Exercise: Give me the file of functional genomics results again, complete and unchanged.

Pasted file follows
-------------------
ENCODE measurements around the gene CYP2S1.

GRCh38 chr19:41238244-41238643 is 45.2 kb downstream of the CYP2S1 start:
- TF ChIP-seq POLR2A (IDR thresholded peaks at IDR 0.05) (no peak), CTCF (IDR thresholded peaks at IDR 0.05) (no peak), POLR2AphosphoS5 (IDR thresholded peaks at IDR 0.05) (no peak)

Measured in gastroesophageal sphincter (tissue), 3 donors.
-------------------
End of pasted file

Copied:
ENCODE measurements around the gene CYP2S1.

GRCh38 chr19:41238244-41238643 is 45.2 kb downstream of the CYP2S1 start:
- TF ChIP-seq POLR2A (IDR thresholded peaks at IDR 0.05) (no peak), CTCF (IDR thresholded peaks at IDR 0.05) (no peak), POLR2AphosphoS5 (IDR thresholded peaks at IDR 0.05) (no peak)

Measured in gastroesophageal sphincter (tissue), 3 donors.